“I can’t talk you out of this,” Pa said. “I know that. If I try to get in the way of your dream, you’ll despise me the rest of your life and always sit around and sulk, wondering what could have been. Kids are like baby birds and sooner or later they have to be allowed to fly out of the nest and if they fly too soon and land on their head, well, there’s nothing Ma and Pa bird can do but be there to pick the little guy up and dust off his feathers. And that’s all I want you to take away from this, son. If this LA foolishness of yours doesn’t work out, you’re always welcome to come straight back home to your mother and I and you’ll never once hear us utter so much as an ‘I told you so.’ We’re your family, no matter what.”
Would that I could hop in a time machine and tell my past self to hug that man. Instead, I just gave him a paltry handshake.
It was Ma’s turn.
Unlike Pa, Ma didn’t let me go without a hug. She squeezed the ever loving giblets out of me.
And of course, there was another monologue. I wonder if all hardboiled private detectives have a family like mine? Maybe that’s why we all sound the same.
“Son, to tell you life in the big city isn’t easy would be the understatement of the century,” Ma said. “Now, I know there are a lot of folks out there who are ignorant. Pa and I love Hettie. We think she’s a real sweetheart. And lord knows we know that life is so short that if you meet someone you love who loves you back then it makes less sense than a three-legged dog on a ferris wheel to not be together just because you’re two different shades of people that God put on this Earth to share and share alike with one another in the first place.”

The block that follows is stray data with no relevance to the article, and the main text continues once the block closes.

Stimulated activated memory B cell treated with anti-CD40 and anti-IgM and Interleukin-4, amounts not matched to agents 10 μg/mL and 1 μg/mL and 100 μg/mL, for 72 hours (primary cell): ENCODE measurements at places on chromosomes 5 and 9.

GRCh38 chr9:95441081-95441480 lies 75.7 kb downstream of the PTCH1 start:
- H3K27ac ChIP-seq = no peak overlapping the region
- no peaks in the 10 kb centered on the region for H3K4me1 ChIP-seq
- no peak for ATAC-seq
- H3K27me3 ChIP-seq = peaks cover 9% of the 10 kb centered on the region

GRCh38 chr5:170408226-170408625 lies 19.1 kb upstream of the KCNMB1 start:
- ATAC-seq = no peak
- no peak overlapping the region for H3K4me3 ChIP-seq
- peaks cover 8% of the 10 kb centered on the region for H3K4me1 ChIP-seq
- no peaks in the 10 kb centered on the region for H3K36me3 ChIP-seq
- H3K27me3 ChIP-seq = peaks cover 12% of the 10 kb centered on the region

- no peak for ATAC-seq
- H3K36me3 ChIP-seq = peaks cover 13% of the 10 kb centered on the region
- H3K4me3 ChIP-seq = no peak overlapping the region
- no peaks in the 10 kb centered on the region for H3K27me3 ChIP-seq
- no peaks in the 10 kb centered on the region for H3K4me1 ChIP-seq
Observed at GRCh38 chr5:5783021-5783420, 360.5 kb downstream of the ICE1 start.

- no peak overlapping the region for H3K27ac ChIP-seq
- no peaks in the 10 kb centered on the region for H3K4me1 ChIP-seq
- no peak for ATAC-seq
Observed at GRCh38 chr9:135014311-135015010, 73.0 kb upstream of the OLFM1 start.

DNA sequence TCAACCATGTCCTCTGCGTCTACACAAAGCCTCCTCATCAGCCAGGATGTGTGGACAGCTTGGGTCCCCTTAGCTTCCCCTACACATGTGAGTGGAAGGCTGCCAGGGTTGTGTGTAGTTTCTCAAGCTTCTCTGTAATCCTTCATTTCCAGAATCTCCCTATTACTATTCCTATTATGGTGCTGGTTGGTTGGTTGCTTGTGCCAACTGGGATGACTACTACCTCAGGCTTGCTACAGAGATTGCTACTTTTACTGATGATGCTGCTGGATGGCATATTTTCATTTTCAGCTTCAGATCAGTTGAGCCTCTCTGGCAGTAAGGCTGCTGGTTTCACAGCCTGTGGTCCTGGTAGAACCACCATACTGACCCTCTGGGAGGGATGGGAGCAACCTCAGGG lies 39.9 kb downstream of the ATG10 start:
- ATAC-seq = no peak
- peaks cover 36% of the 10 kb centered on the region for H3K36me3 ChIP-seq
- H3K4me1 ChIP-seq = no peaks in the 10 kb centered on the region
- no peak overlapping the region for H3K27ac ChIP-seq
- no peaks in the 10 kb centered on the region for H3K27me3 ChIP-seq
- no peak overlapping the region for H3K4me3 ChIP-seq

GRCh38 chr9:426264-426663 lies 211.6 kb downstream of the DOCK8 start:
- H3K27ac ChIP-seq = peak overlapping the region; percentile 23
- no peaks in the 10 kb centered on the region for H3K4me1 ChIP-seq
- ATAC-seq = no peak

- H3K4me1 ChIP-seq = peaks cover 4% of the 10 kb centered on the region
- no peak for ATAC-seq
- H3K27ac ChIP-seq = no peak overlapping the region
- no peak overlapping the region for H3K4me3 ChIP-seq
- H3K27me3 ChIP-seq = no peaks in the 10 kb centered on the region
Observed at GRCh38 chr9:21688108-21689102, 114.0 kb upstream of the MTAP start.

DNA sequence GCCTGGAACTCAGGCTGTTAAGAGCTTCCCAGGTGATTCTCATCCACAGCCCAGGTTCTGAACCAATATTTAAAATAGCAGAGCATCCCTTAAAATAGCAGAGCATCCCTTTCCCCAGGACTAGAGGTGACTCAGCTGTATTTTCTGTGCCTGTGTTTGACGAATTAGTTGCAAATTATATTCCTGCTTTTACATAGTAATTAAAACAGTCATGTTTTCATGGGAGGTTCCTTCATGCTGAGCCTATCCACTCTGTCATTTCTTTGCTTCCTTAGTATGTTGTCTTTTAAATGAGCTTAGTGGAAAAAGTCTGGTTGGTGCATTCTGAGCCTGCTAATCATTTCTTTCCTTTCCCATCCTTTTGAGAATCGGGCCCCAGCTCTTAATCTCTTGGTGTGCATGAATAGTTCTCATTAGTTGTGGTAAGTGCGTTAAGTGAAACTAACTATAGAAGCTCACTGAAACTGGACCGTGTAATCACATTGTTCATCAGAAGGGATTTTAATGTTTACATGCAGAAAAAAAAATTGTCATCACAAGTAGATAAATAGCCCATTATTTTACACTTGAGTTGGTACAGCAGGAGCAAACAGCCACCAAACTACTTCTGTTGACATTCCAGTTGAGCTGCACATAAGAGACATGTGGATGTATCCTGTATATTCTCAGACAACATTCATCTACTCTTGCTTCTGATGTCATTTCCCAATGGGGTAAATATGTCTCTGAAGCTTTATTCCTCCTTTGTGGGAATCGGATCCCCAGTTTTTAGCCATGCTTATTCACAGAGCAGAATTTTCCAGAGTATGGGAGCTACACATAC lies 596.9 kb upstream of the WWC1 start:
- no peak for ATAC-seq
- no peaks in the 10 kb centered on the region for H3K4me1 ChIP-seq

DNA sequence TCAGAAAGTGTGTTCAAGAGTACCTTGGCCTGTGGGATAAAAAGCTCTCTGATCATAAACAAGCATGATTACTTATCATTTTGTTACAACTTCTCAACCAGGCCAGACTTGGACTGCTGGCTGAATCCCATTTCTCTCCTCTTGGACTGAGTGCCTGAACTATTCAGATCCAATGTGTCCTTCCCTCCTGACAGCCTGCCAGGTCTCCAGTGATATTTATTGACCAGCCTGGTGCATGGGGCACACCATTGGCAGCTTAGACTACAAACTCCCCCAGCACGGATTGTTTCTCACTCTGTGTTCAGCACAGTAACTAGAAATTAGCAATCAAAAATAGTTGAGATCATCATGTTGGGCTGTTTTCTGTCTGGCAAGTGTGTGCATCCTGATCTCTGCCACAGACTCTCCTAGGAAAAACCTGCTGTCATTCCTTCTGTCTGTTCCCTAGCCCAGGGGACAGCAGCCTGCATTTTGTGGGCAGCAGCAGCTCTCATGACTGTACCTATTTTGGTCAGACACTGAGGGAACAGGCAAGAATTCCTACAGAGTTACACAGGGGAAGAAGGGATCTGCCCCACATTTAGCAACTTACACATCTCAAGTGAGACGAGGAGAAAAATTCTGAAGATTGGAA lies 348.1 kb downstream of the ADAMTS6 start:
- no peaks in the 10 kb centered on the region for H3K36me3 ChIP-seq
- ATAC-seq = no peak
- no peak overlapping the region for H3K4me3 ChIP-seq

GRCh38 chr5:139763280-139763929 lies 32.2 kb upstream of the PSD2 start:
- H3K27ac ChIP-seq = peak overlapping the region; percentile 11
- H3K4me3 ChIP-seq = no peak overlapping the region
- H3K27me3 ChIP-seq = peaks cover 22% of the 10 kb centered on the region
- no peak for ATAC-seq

Ma spit into a handkerchief and wiped a smudge off my face. I hated when she did that.
She made a motion for Hettie to come over and join us.
“Now, I know Bayonne isn’t some kind of den of forward thinkers, but here, you’ve got your family and friends. There are at least some people who accept you two being together. True, there’s plenty of not-so-nice folk here that will try to keep you apart but at least you’ve got people here that will stick up for you. Once you get on that train, it will be you two against the world with no one to rely on but each other. You need to promise me that you’re going to look out for each other, or else I’ll sleep less than an insomniac squirrel with a coffee addiction.”